Cult of the Lamb is easy on the eyes (and ears). The voice acting is hilarious, delivered with such confidence that despite being sing-songy gibberish it lands every time. Likewise, sound effects in and out of combat hit all the right notes, and I was enamored with the otherworldly shriek when casting one of the game’s many spells.
Combat is simple but tough. The biggest obstacle is visual clutter, whether it’s grass, effigies, or other enemies. It can be hard to see where foes are and when they’re about to strike, but this feels by-design (environmental clutter can be destroyed with the swing of your weapon). While the controls are snappy and satisfactory, combat wasn’t a highlight for me. That said, choosing your path through enemy domains to gather your most needed resources makes it more than worth the expedition.
Once an area’s big bad is defeated, it increases in difficulty. Defeating an area’s Bishop will also unlock the ability to go on longer explorations for greater rewards. It’s a clever way to get a lot more juice for the squeeze from each zone and meant I had more incentive to revisit each one.
Returning to base means putting your gathered resources to good use. There are dozens upon dozens of buildings, decorations, and utilities to be crafted. It’s not quite enough to give Animal Crossing a run for its money, but it’s pretty darn close. Followers can be assigned to different stations, like farms and lumber mills, to generate resources and let you focus on the action. It’s a simple system, but it’s essential to make sure you aren’t lacking any serious amenities or you’re going to be neck-deep in corpses.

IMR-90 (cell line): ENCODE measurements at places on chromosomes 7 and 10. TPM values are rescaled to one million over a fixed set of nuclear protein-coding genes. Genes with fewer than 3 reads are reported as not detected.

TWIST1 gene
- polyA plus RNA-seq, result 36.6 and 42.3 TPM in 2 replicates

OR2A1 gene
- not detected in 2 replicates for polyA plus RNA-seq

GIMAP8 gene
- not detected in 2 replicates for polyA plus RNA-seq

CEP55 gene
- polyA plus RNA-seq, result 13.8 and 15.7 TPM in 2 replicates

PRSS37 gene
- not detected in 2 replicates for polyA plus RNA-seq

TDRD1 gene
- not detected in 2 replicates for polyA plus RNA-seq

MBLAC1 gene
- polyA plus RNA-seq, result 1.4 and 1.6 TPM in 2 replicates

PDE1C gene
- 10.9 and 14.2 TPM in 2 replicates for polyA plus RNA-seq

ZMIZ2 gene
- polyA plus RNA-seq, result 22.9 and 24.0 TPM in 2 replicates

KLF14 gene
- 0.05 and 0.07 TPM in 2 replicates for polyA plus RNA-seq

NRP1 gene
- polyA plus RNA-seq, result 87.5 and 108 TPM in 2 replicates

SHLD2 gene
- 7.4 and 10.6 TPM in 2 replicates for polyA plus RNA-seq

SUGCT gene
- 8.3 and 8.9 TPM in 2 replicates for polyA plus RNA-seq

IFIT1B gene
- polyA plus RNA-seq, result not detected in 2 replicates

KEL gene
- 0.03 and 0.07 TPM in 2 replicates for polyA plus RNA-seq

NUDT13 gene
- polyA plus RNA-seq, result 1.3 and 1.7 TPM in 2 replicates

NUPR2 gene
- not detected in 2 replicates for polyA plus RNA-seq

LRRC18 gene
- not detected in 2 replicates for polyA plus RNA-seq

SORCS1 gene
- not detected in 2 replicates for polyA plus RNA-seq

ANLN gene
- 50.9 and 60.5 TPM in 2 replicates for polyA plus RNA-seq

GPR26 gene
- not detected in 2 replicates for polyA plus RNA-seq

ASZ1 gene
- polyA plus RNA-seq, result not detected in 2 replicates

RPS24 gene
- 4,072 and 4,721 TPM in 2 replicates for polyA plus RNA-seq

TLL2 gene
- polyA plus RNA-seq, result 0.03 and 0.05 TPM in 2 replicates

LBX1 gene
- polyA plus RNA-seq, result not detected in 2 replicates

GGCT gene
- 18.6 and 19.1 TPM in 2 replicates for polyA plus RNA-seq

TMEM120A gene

The most macabre and satisfying benefit of your hard work comes in the form of the previously mentioned ritual sacrifice.
Followers can be leveled up over time, be it through quests or gifts, and this increases the power they grant when sacrificed. Like the fattening of a pig before slaughter, you’ll kowtow to and satiate the needs of each of your adorable lambs before they’re brutally crushed to death by eldritch tentacles and yanked into the abyss below. But hey, it’s alright — you unlocked a cool new sword.
Cult of the Lamb is a genre-mixer done right. It takes some really satisfying parts of an action roguelite and a casual survival base-builder and blends them together pretty effectively. You aren’t shoe-horned into playing it any sort of way, either. I feel like you could just as easily do about half the dungeon delves that I did and come out just fine with all the tools given to generate resources back at home. While I do wish there was a little more meat to the subtext, this is a groovy little survival cult builder.
This review is based on the PC version of the game. A code was provided for review by Devolver Digital.
Cult of the Lamb is a Satanic blend of a few genre greats -- the loop of action and settlement management is fueled perpetually by satisfying combat and rewarding unlocks. And it's all adorned with fantastic art direction and music.